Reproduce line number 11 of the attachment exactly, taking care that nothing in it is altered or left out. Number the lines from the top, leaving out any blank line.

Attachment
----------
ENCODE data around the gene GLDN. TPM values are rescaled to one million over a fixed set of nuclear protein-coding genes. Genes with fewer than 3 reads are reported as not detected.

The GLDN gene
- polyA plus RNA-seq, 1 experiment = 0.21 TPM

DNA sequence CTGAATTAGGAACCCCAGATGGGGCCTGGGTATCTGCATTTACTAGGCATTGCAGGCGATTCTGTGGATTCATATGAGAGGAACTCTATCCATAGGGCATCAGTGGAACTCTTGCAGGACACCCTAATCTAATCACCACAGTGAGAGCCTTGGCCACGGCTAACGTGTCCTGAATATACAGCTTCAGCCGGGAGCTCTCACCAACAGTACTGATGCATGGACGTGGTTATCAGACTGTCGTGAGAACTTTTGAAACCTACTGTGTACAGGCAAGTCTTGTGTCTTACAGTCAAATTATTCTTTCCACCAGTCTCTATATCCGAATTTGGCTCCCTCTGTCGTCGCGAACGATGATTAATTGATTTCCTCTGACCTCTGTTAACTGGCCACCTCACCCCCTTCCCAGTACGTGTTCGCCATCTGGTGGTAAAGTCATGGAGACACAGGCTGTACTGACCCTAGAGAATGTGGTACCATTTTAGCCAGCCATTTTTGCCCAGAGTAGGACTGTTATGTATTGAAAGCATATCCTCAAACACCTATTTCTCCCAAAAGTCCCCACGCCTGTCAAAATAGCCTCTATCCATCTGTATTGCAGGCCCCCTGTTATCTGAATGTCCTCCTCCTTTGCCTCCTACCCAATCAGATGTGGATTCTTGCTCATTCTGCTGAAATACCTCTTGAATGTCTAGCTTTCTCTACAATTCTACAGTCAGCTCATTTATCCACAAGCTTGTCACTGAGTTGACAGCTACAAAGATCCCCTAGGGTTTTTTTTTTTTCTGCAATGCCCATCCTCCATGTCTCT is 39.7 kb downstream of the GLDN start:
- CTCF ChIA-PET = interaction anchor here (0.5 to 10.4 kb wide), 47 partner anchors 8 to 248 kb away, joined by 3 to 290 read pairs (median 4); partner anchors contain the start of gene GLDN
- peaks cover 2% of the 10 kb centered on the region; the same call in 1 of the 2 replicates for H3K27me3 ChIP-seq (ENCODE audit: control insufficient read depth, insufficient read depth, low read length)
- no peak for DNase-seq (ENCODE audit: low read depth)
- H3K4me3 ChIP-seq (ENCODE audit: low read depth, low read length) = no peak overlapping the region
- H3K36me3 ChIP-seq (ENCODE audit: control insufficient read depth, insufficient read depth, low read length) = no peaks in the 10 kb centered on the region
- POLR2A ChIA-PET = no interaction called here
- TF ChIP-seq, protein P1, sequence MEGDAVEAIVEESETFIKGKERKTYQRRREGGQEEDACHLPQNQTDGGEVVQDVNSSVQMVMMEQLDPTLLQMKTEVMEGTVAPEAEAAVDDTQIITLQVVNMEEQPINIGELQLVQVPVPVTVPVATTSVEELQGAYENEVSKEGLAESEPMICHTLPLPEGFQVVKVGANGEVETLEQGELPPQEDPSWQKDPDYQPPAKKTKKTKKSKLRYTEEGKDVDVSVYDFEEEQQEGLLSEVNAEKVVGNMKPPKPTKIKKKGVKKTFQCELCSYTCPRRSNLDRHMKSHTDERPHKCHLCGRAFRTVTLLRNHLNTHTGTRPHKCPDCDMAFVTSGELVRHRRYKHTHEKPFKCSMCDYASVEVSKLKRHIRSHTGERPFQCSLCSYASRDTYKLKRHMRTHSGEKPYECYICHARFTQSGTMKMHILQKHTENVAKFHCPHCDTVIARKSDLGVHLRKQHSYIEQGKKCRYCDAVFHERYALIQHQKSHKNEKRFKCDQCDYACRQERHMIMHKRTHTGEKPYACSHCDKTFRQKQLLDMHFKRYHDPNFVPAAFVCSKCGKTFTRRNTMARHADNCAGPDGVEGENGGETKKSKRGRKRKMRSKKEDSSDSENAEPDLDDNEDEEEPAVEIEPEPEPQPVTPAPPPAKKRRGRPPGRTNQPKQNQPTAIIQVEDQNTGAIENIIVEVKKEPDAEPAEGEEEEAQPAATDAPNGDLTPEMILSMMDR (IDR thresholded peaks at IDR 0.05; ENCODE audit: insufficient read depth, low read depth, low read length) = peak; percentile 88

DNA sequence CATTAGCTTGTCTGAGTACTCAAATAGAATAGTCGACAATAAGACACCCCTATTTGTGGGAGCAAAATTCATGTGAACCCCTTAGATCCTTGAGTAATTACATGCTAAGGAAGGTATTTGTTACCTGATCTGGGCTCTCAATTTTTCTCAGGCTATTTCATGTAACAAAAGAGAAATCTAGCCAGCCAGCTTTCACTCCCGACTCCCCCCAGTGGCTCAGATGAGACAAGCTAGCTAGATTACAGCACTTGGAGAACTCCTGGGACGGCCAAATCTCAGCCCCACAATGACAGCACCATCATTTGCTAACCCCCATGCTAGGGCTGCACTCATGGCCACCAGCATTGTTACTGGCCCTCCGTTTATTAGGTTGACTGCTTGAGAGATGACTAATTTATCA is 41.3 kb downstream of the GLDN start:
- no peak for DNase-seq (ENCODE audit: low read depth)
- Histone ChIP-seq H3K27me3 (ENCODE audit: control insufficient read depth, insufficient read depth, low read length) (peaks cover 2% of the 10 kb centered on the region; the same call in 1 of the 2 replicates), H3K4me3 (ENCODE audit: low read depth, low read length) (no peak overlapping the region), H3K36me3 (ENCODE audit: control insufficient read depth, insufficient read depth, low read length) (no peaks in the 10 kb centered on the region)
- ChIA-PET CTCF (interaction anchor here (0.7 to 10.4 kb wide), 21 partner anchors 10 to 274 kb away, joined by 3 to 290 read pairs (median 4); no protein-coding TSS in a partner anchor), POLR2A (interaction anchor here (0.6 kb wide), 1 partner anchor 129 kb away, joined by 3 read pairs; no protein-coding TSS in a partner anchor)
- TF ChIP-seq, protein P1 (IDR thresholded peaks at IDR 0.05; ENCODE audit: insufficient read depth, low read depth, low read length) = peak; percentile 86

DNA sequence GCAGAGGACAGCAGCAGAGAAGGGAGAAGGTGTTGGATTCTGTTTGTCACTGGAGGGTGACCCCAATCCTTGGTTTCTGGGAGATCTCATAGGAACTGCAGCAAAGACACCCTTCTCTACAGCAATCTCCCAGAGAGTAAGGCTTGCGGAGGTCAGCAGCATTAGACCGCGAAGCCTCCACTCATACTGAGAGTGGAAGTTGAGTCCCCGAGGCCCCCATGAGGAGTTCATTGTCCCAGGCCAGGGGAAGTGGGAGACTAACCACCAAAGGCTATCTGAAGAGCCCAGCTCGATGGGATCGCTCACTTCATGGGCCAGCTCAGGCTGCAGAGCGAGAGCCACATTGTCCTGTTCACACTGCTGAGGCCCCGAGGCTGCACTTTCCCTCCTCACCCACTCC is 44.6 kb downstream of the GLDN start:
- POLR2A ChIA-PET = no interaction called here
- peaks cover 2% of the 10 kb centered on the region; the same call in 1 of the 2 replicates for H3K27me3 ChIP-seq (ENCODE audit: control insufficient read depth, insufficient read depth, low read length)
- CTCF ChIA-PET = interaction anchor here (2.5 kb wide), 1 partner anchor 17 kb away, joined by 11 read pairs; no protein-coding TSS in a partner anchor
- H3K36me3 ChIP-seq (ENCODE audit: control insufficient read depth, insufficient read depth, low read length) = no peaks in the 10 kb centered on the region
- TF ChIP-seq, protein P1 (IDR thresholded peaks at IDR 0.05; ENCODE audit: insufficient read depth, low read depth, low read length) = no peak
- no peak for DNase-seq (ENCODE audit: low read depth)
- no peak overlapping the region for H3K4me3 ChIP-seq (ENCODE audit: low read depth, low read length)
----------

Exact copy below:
- TF ChIP-seq, protein P1, sequence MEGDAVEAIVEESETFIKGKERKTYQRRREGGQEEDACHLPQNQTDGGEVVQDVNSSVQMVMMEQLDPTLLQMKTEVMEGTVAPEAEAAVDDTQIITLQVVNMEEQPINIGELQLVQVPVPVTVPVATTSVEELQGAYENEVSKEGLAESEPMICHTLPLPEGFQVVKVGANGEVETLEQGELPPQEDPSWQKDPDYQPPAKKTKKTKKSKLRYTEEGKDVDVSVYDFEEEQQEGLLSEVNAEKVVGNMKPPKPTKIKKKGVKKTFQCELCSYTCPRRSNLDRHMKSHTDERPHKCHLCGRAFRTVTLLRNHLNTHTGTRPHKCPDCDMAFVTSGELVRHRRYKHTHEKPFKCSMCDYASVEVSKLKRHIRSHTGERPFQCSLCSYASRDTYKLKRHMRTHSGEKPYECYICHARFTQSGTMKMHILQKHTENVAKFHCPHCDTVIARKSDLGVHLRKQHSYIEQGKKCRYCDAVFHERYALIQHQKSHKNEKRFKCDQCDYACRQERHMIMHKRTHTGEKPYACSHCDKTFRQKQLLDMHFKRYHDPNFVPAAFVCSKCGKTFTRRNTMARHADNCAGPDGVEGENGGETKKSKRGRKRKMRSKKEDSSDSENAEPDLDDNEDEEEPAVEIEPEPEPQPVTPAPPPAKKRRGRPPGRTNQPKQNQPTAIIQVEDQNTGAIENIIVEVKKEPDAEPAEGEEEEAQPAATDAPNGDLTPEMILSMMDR (IDR thresholded peaks at IDR 0.05; ENCODE audit: insufficient read depth, low read depth, low read length) = peak; percentile 88